Camp on Coastal Plain Sandbars on this Oconee River Kayaking Trip of 163 Miles

oconee river kayaking
Paddling the Oconee River. Photo by Georgia River Network

The Oconee River is born south of Lake Lanier in Hall County, where several small feeder streams supply the North and Middle Forks of the Oconee. Flowing southeastward and draining Jackson County, the forks join to form the Oconee River south of Athens. From Athens to Lake Oconee, Oconee River kayaking has been smoothed by a series of dams, and now contains very little in the way of whitewater save for an occasional riffle. The current is lively between the dam pools and the wooded and well-vegetated 4-to-7-foot clay banks. Below Lake Sinclair, the river essentially enters the Coastal Plain, where it winds past occasional sandbars to its meeting with the Ocmulgee, forming the Altamaha River.

Get an Overview of the Altamaha River Watershed where the Oconee River is located.

USGS and County Maps for Oconee River Kayaking

Barnett Shoals East, Greshamville, Buckhead, Harmony, Liberty, Rockville, Lake Sinclair West, Lake Sinclair East, Milledgeville, Irwinton 15′, Gumm Pond, Toomsboro, Oconee, Cowhell Swamp, Dublin, Rentz, Minter, Rockledge, Lothair, Glennwood, Mt. Vernon, Uvalda, Hazelhurst North (USGS); Clark, Oconee, Oglethorpe, Greene, Putnam, Baldwin, Wilkinson, Washington, Johnson, Laurens, Treutlen, Wheeler, Montgomery (County); Georgia Department of Natural Resources; Oconee National Forest (USFS)

Oconee River Kayaking from Watkinsvile to Lake Oconee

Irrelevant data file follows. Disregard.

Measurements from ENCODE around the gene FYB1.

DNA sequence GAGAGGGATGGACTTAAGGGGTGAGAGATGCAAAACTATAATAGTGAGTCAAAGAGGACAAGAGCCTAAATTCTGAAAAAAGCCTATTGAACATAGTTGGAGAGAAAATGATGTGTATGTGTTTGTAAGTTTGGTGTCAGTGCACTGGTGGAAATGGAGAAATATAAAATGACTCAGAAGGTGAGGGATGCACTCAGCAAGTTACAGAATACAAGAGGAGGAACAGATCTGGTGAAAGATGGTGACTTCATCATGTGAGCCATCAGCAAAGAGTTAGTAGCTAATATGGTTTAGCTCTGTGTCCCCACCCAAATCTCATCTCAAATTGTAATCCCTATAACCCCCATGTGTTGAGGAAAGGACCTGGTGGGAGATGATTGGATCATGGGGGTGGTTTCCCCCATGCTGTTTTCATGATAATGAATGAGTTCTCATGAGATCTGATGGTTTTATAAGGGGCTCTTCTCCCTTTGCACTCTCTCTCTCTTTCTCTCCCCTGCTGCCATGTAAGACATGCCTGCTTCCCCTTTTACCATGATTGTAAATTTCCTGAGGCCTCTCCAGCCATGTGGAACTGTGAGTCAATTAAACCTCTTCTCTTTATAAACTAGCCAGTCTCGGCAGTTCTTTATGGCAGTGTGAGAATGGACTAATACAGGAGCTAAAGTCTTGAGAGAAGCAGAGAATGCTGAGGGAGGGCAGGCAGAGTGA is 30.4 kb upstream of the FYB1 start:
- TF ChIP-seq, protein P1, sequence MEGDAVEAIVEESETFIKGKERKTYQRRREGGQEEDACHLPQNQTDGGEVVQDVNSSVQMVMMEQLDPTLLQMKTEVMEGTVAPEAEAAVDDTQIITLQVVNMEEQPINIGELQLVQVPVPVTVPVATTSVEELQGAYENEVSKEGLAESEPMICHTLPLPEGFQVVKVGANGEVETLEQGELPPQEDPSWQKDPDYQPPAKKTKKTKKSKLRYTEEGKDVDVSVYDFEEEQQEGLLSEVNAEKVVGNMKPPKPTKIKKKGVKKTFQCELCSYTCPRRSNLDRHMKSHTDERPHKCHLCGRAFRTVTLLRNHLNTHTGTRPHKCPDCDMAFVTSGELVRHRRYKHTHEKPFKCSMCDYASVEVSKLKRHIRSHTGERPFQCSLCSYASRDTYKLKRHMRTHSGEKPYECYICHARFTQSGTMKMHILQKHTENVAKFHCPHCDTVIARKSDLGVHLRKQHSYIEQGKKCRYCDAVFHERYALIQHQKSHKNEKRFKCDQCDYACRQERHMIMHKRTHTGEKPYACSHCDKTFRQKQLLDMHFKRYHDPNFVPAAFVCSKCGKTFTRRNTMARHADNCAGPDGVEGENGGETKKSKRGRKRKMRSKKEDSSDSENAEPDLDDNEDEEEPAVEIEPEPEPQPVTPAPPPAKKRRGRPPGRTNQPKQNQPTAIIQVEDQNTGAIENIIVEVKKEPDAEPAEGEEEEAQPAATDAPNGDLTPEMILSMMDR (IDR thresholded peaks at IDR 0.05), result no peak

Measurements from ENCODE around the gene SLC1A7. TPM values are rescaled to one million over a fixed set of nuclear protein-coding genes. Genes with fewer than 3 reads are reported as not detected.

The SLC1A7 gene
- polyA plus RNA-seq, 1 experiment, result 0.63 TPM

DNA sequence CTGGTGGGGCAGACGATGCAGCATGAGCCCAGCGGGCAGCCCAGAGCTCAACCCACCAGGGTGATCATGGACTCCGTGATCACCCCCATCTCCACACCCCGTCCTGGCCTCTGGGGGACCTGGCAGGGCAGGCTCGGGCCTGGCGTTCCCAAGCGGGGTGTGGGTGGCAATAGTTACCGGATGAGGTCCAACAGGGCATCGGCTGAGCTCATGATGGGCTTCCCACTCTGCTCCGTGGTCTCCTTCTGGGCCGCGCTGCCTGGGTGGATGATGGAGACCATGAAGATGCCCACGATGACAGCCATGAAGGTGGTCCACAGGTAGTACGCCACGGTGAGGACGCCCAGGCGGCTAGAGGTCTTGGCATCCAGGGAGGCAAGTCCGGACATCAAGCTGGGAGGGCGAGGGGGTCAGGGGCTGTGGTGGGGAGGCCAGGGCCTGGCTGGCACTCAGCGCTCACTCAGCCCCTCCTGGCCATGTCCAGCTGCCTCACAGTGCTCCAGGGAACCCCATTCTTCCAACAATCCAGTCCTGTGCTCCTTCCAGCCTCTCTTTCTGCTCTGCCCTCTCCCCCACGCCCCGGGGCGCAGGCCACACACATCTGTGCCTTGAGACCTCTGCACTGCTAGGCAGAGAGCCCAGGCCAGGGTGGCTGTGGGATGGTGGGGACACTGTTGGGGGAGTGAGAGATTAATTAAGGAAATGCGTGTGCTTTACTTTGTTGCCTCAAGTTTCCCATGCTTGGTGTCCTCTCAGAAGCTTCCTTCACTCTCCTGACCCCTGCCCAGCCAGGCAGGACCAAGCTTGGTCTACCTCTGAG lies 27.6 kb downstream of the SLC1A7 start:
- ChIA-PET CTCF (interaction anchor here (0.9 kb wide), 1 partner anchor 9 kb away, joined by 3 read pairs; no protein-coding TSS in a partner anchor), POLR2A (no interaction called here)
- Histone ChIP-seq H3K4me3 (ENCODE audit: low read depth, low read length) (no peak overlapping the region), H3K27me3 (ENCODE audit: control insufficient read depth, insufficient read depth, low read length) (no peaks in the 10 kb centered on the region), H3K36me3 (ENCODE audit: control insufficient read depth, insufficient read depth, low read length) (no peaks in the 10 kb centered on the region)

Class: I+; Length: 19.7 miles; Time: Up to 2.5 days; Gauge: Web; Level: 580 cubic feet per second; Gradient: Less than 4 feet per mile; Scenery: B-


As with most streams draining the Piedmont, the Oconee carries a large amount of sediment that adversely affects the aesthetic appearance of the water, causing it to vary in color from a greenish-brown to a pale, mustard yellow. Oconee River kayaking between Athens and Lake Sinclair signs of habitation are rare and the river setting is generally secluded. The Oconee National Forest borders the stream on the east starting at the Big Creek confluence and on both sides of the river downstream of the Rose Creek confluence until the vicinity of the 1-20 bridge near the south end of Lake Oconee.

The surrounding terrain rises quickly from the Oconee’s narrow floodplain to a gently dipping plateau and valley topography. Wildlife is plentiful and stream flora diverse, with river birch, sycamore, sugarberry, and green ash interspersed with several varieties of bottomland oak and stands of sweetgum and box elder.

Other than the pool behind Barnett Shoals Dam south of Athens, moving current in the Piedmont section of Oconee River paddling terminates in the National Forest below the GA 15 bridge, where the river encounters the backwaters of Lake Oconee. Below Wallace Dam the waters of the Oconee are simply transferred from Lake Oconee to Lake Sinclair.

The level of difficulty for Oconee River kayaking from its inception below Athens to Lake Oconee is Class 1, with dams and occasional deadfalls being the primary hazards to navigation. The river averages 70-110 feet wide where moving current exists; channel configuration usually tends toward a moderate to long, straight or gently turning section followed by a sharp bend. The upper Oconee is runnabIe all year providing the Barnett Shoals Dam and Powerhouse are releasing.


A campground with boat ramp access is located on GA 15 north of Greensboro in the National Forest; other ramps are located on Lake Oconee. The highest put-in below the confluence of the forks is east of Watkinsville on Barnett Shoals Road.


The USGS Web site provides levels at Penfield, near the end of this section. The minimum is 580 cfs; maximum up to flood stage. Additional information, including a map of access points, can be provided by the Game and Fish Division’s Fishery Management section, East Central Regional Office, at (770) 918-6418.